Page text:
As a dentist, precautionary measures need to be considered before, during and after treatment. It is although always preferable to avoid any dental treatment if the disease is unstable because untreated dental infections in immunosuppressed individuals can potentially contribute to mortaliy and transplant rejections. Regular non- surgical oral prophylaxis is indicated in these patients for accurate oral hygiene. Infection is poorly controlled in immunosuppressed patients, which may spread locally or systemically as bacteremia. Antimicrobial considerations include Erythromycin and Cloxacillin in standard doses. Penicillin, metronidazole, cephalosporin should be given in low doses, as they are inadequately metabolized. Since very high serum level can be toxic to central nervous system, Aspirin and other NSAIDs should be avoided as they increase gastrointestinal irritation and bleeding associated with renal failure.

To minimize the risk of adrenal crisis in individuals who have taken large doses of corticosteroids (10mg prednisolone daily) and undergoing major surgical procedures (such as extractions of more than one tooth), appropriate corticosteroid cover should be administered before treatment.

In patients with increased bleeding tendencies, the treatment should be carried out only when the effect of heparin is minimum, which is one day after dialysis. Careful haemostasis should be ensured in various surgical procedures. If bleeding is prolonged, desmopressin can provide haemostasis for upto 4 hours. If this fails, cryoprecipitate may be effective.

Routine annual dental radiographs should be done to establish and follow manifestations of osteodystrophy. Therapy for xerostomia should be continued and routine recall maintenance must be ensured.

The prevalence of chronic renal failure is increasing day by day. Oral and systemic complications can occur as a result of chronic renal failure and its treatment. Upto 90 % of patients with chronic renal disease show oral signs and symptoms, such as bleeding tendencies, greater susceptibility to infections and gingival overgrowth produced by cyclosporine. As for dental considerations and management strategies for these patients, we should take into account that the drug dose adjustment must be done using creatinine clearance; before invasive dental procedures, a blood test must be requested. The well supervised treatment protocols, in the dental management of individuals with chronic renal failure can be effective and safe.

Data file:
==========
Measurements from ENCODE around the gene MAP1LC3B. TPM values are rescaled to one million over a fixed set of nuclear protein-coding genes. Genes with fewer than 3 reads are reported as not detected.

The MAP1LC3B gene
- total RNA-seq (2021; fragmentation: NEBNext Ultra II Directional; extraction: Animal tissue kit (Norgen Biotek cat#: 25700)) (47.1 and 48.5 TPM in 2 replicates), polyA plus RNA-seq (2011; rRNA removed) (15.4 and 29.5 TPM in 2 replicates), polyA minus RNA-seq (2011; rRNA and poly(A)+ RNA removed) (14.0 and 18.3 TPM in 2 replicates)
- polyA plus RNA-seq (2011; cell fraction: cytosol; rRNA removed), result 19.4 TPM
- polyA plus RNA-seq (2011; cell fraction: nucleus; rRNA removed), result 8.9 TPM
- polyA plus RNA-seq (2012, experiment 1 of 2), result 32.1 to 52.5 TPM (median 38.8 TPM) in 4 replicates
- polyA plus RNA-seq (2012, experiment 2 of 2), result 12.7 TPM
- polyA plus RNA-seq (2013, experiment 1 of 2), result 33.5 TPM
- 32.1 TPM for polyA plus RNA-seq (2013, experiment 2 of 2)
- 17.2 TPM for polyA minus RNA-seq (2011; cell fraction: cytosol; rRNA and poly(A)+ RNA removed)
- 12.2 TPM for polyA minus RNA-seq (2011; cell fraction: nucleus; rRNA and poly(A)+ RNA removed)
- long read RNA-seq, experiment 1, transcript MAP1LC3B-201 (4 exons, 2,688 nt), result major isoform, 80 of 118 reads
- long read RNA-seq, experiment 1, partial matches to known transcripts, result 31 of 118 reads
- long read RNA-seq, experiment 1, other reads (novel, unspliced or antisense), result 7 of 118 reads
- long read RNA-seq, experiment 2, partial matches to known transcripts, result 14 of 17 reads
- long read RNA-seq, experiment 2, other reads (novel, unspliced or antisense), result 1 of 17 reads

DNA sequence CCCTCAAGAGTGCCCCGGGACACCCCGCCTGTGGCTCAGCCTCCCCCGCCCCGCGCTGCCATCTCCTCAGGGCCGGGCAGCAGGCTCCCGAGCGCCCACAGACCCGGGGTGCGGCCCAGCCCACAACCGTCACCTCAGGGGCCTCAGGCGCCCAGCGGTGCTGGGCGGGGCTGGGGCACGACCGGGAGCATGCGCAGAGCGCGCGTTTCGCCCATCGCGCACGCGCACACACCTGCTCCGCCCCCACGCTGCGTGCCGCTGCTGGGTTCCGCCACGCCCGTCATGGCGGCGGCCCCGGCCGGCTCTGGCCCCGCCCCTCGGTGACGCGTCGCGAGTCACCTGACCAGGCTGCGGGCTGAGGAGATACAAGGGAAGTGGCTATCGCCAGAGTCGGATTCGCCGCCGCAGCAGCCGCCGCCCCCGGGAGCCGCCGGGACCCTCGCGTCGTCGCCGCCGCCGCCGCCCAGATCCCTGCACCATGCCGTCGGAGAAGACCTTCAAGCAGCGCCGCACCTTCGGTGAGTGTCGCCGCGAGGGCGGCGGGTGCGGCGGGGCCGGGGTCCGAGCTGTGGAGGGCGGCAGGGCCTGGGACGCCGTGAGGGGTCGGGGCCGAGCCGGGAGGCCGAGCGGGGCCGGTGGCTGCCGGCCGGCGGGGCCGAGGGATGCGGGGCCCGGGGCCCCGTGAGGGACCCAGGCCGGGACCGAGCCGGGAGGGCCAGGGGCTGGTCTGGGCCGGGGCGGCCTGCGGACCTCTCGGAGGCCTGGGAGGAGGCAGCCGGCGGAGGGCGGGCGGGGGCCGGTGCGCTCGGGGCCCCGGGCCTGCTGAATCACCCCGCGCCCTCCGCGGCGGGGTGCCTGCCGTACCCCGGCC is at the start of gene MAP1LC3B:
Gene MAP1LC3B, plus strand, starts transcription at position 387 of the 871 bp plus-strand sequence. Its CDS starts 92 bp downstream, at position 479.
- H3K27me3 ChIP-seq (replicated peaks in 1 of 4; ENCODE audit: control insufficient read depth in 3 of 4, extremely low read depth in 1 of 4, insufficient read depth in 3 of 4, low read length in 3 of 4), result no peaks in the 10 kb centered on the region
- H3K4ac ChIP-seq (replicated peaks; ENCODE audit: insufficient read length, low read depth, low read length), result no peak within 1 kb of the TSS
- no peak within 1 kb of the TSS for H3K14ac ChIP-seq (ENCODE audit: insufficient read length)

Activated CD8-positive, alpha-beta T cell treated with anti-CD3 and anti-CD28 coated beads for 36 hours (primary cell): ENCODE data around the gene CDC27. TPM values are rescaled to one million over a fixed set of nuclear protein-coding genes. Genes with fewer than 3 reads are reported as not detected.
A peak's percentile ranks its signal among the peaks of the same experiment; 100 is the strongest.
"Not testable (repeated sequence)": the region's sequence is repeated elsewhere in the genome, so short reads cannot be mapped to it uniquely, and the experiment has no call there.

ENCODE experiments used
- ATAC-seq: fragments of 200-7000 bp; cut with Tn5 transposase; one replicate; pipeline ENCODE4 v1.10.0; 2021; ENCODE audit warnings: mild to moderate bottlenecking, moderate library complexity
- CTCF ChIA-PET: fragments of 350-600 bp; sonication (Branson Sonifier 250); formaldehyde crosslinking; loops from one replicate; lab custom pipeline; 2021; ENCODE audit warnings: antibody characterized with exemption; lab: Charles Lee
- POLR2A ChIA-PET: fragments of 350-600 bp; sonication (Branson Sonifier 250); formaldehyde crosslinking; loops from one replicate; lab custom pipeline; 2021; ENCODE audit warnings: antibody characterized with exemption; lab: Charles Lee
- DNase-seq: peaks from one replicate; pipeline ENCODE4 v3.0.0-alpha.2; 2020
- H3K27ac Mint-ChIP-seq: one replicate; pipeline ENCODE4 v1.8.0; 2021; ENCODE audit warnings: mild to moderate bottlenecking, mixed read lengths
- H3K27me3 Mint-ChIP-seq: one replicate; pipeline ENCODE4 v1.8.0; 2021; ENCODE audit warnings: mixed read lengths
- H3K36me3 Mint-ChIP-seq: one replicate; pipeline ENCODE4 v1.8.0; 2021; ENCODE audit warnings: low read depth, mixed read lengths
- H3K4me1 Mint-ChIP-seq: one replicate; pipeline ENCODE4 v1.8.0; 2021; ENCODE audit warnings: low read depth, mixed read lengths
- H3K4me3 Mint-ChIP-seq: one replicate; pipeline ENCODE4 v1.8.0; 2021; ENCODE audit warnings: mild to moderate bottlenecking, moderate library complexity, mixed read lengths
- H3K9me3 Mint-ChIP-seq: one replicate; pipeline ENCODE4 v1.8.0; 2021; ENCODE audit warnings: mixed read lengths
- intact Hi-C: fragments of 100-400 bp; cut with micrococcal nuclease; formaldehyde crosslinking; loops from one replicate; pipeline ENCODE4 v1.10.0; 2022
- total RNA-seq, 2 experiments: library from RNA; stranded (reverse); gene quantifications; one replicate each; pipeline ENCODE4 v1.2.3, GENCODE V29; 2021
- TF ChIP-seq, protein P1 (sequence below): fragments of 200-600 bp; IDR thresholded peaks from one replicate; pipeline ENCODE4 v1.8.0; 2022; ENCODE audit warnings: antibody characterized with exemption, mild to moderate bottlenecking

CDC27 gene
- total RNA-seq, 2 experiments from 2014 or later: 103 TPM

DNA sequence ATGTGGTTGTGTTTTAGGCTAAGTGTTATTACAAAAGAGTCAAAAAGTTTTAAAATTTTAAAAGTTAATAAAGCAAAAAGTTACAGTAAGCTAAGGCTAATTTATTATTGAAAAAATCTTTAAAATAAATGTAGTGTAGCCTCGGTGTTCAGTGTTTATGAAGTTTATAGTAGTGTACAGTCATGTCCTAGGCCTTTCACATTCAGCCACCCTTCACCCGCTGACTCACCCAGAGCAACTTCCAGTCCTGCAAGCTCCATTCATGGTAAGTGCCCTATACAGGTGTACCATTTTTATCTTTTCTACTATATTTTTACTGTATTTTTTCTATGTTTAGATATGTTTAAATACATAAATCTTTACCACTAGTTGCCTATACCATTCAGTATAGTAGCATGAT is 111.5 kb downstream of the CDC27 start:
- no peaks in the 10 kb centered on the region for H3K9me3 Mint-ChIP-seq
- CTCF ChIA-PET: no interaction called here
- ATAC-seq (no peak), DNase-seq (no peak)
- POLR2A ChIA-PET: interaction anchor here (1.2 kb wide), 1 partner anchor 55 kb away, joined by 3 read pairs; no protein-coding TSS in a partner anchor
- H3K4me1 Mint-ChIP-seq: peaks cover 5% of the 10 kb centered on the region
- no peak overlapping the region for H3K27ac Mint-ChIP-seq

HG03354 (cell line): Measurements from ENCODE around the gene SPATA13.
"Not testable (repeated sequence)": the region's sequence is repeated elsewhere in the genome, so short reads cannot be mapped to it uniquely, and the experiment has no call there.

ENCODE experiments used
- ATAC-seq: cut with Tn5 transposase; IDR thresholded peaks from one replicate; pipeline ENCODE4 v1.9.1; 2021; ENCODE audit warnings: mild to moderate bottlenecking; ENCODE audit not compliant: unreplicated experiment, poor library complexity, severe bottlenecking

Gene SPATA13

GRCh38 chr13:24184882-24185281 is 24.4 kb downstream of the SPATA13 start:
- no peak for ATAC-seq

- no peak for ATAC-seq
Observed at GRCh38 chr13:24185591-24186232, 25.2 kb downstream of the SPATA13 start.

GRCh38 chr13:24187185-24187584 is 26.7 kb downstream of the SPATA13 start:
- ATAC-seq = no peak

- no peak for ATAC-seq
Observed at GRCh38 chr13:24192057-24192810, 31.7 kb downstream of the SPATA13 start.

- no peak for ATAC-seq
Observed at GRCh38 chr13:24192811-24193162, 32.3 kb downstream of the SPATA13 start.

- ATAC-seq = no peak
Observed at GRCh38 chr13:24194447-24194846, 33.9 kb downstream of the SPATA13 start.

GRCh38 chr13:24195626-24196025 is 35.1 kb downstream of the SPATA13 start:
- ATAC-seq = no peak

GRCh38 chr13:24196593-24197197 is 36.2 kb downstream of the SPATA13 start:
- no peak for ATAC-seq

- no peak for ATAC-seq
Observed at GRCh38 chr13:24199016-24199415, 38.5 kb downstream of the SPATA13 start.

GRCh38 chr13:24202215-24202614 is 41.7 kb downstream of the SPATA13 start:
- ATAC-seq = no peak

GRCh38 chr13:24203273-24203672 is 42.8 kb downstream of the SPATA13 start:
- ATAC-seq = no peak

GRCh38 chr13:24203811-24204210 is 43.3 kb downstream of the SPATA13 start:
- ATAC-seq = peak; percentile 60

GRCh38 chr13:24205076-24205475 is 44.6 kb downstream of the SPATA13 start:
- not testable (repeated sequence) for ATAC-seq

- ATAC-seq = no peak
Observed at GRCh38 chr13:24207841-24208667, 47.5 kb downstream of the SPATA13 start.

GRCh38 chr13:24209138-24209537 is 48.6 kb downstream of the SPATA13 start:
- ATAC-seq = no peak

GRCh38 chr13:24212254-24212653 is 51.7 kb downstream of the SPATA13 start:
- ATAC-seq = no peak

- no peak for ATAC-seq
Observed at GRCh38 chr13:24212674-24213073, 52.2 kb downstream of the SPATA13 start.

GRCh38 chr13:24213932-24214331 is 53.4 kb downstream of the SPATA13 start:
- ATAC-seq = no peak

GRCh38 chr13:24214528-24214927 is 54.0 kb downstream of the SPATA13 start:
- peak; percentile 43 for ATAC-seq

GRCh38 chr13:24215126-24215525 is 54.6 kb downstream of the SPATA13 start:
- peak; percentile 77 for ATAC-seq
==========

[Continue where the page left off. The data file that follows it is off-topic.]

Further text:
1. Hamid, Dummer, Pinto LS. Systemic conditions, Oral Findings and Dental Management of Chronic Renal Failure Patients: General Considerations and Case Report. Braz Dent Journal 2006; 17(2) : 166-270.
2.     Haider SR ,Tanwir F,Momin I A. Oral Aspects of Chronic Renal Failure. Pakistan Oral and Dental Journal. 2003 ; 33 (1):  87-90.
3.     Alamo SM, Esteve CG, Perez M G S. Dental considerations for the patient with renal disease. J CLin Exp. Dent. 2011 ; 3(2) :e112-19
4.    Patil S, Khandelwal S , Doni B, Rahman F , Kaswan S. Oral Manifestations in Chronic Renal Failure Patients Attending Two Hospitals in North Karnataka , India. OHDM 2012; Vol. 11 (3):100-106.
5.    Proctor R, Kumar N, Stein A, Moles D, Porter S. Oral and dental aspects of chronic renal failure. J Dent Res. 2005;84: 199-208.
6.    Chuang SFAE, Sung JMB, Kuo SCC, Huang JJB, Lee SYD. Oral and dental manifestations in diabetic and nondiabetic uremic patients receiving Hemodialysis. Oral Surg Oral Med Oral Pathol Oral Radiol Endodont 2005; 99:689-695.
7.    Lauttamus A, Kasanen A, Oksala E, Tammisalo E. Oral manifestations in uremia. Proc Fin Dent Soc 1974;70 :50-6.
8.     Kho HS, Lee SW, Chung SC, Kim YK. Oral manifestations and salivary flow rate, pH and buffer capacity in patients with end-stage renal disease undergoing hemodialysis. Oral Surg Oral Med Oral Pathol Oral Radiol Endod 1999;88 :316- 9.
9.    Peterson LJ, Ellis E III, Hupp JR, Tucker MR. Contemporary oral and maxillofacial surgery. 3rd ed. St. Louis: CV Mosby Co.; 2000.
10.    Mozaffari P.M. , M. Amirchaghmaghi, Mortazavi H. Oral Manifestations Of Renal Patients Before and After Transplantation: A Review of Literature. DJH 2009; 1(1): 1-6.
11.    De Rossi SS, Glick M. Dental considerations for the patient with renal disease receiving hemodialysis. J Am Dent Assoc. 1996; 127: 211-9.
12. Davidovich E, Davidovits M, Eidelman E, Schwarz Z, Bimstein E. Pathophysiology, therapy, and oral implications of renal failure in children and adolescents: an update. Pediatr Dent. 2005; 27: 98-106.
13. Sobrado Marinho JS, Tomás Carmona I, Loureiro A, Limeres Posse J, García Caballero L, Diz Dios P. Oral health status in patients with moderate-severe and terminal renal failure. Med Oral Patol Oral Cir Bucal. 2007;12: 305-10.
14.     Sharma DC, Pradeep AR. End stage renal disease and its dental management. N Y State Dent J. 2007; 73: 43-7
15.    Greenwood M, Meechan JG, Bryant DG. General medicine and surgery for dental practitioners Part 7: Renal disorders. British Dental Journal.2003; 195: 181-184.